Freedom is not the easiest concept to grasp. From the very important things in life, it’s the most invisible one. Here’s why:
- If you have freedom and always had it, you can’t imagine your life without it, it becomes invisible, a given…
- But if you don’t have freedom and never had it, how do you know what you’re missing on?
This is why if your life is static and driven by inertia, your drive for freedom suffers. You are not reminded that you have near infinite different paths of future choices. And some lead to freedom you can only dream about. Because when inertia and sheep mode prevail, you forget how to dream…
We can define Freedom in the simplest possible terms: How many meaningfully different paths can I take?
Many different paths = High freedom
Few different paths = Low freedom
The constraints on freedom are two kinds:
- Game of Self limitations (our own abilities, fears and barriers)
- Game of Life limitations (our health, family and relationships, moral responsibilities to others and financial freedom)
In I Grow Younger removing the toxic ones among those limitations is a central theme, eg. facing and reducing our fears and fighting harmful cultural myths, as well as achieving creative and financial freedom. A deep exploration of the interconnected wiring of life and the relationship of all its components in Time led us to a an interesting concept about how we can measure success.
As you know, we favor a “feeling-over-thinking” intuitive approach to life. But intuition still comes from basic ideas and data points. And in order to develop this massive skill, we need to choose the base and have something quantifiable we can measure in real time, otherwise it’s easy to get completely lost in the abstract jumbled relationships of life’s building blocks. And we chose for our measuring stick… freedom.
A central concept of I Grow Younger is to use freedom as the metric for success in self improvement.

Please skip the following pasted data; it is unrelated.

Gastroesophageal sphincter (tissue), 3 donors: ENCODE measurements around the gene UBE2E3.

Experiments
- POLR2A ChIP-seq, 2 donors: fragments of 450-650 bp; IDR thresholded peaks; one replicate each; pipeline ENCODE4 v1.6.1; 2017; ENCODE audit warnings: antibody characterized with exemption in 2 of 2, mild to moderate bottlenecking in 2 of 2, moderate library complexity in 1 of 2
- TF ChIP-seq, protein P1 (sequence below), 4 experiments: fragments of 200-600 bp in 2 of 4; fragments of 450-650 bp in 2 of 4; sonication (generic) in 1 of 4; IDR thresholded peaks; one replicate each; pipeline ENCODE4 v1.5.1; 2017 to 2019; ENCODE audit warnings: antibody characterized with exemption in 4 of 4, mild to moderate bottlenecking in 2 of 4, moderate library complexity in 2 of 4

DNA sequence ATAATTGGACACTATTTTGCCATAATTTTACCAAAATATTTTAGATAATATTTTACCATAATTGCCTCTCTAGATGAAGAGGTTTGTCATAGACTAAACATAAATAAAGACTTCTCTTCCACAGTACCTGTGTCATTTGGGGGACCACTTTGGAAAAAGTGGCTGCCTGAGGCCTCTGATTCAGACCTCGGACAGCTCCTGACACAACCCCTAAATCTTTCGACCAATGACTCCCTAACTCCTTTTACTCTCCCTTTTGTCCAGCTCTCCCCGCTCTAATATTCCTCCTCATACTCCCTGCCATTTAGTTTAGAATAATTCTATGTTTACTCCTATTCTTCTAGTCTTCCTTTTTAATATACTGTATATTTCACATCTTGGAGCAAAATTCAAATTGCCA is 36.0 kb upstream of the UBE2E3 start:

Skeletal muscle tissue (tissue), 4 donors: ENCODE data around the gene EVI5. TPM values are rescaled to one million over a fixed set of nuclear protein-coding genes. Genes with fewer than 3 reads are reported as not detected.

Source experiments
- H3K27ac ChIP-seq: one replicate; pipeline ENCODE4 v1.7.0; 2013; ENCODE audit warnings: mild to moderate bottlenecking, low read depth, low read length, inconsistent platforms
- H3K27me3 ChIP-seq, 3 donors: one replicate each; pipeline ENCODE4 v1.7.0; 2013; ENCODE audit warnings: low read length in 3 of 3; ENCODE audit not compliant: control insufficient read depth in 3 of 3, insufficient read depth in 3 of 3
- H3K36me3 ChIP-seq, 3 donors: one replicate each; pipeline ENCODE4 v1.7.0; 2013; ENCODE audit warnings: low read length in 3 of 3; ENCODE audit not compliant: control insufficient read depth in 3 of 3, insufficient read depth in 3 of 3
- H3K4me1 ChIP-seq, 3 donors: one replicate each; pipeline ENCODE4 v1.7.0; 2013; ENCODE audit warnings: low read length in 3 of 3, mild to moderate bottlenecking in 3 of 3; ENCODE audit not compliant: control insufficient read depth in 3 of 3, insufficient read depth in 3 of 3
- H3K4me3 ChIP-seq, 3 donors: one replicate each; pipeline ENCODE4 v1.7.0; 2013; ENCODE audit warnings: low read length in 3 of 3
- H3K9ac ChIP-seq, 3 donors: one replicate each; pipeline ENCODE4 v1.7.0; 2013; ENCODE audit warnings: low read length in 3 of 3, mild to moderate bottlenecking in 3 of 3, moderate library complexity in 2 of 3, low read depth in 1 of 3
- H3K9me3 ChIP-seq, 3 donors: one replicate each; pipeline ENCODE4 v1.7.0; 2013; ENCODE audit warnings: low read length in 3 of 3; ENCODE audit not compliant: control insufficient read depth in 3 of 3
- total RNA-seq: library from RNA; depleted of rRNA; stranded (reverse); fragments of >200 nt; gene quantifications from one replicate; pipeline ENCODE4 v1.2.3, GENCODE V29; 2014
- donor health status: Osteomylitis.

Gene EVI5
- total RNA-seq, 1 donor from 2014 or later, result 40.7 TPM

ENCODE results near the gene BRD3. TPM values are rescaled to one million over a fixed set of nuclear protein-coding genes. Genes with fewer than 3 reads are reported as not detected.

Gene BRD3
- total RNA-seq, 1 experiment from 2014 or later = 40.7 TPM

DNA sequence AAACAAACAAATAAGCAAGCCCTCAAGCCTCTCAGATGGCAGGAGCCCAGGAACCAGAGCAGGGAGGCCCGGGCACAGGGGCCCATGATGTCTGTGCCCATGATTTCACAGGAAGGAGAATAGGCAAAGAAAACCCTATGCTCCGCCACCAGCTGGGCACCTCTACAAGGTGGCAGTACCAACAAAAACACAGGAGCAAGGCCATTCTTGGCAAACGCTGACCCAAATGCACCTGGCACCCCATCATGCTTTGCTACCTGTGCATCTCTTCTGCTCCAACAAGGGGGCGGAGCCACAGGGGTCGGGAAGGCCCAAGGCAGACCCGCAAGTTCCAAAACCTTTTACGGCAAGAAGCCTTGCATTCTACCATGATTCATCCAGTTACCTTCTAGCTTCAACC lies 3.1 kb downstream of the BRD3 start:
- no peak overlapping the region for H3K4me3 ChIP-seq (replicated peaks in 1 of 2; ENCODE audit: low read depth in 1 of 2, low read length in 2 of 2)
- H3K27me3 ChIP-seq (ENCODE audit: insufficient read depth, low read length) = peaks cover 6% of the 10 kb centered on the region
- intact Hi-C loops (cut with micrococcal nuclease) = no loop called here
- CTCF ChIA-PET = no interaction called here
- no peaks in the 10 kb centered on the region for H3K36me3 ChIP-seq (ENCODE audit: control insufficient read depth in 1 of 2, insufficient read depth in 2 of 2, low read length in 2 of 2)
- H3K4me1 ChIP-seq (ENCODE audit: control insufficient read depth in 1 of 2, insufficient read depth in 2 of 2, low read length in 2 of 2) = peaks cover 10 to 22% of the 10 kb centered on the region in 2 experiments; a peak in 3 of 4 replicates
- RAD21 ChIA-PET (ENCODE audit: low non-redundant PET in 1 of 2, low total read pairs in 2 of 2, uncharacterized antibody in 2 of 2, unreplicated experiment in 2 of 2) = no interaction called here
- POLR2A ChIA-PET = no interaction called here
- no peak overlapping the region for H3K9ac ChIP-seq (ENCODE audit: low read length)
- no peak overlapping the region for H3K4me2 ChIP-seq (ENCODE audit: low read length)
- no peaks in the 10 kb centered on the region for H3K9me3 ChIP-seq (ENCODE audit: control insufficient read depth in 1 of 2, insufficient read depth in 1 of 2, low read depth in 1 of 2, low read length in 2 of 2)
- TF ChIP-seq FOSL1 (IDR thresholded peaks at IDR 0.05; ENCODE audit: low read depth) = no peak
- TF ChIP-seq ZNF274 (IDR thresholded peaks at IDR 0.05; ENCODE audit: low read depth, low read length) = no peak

But why freedom and which freedom and how do we measure it?
Why? Honestly because all other attempts turn out to be instant epic fails!
Don’t believe me? Here, let’s try to find another metric for self-growth:
- Health (including mental health)? Relatively measurable but you can be healthy and unhappy and unwise, doesn’t really work.
- Happiness? It’s very subjective to measure and has a large genetic component. It also kind of comes from within, it’s not directly manageable.
- Wisdom/Intuition? Subjective to define and measure between different people… Also comes slowly and I don’t want readers to think they need years before they can improve – truth is they don’t. Every life can change in a week if a lot of right things happen in this week.
- Developing Self-Love? Nice try, but… many people cannot yet grasp the concept of Self-Love, you cannot measure something you don’t know you can have. We want something we all know about.
- Developing Higher Love? Depends too much on the people you meet. And again, if you haven’t experienced it, you cannot really imagine it.
- Money/Wealth/Achievements/Fame? Worse idea than any of the above.
- Morality? Subjective and can actually be counterproductive.
- Contribution to society? Not bad but largely dependent on circumstances.
See, it’s impossible! But why does Freedom have the chance to work as our quantifiable metric?
Freedom is measurable
It’s simply the amount of different things you can do. While it may be difficult to count all our choices, we want to feel growth which means just comparing the freedom of me now to the freedom I had as past me and the potential freedom of future me. This is manageable.
For example Jane, a single mother working two jobs and barely making ends meet, has less freedom than Bill Gates who can not only do whatever he wants, but also influence the whole world in any direction he wishes (for good or bad). Bill can start whatever new project he envisions tomorrow and/or give a grant to any person/project he likes. Jane is stuck to her two jobs which she cannot afford to lose and can only help people a bit in their Game of Self (eg. by being friendly on her jobs)… if she has the energy for this given the exhaustion every day. She has almost no freedom to help people in their Game of Life.
The question that I Grow Younger wants to answer more than any other is what actions can Jane take to become more free, ideally as free as Bill in the long term. And this progress is measurable.
Freedom is measurable on a near infinite scale with the freedom of others included.
If it’s our growth metric, then giving it to other people is universally a good thing (excluding only dangerous psychopaths). And if you want to say save 10 million people from modern slavery, you need a lot of freedom, actually probably no living person on earth has the freedom to single-handedly do this. How about the freedom to save us from climate change with a real working solution? The freedom spectrum is near infinite. There is a lot to fix in our world.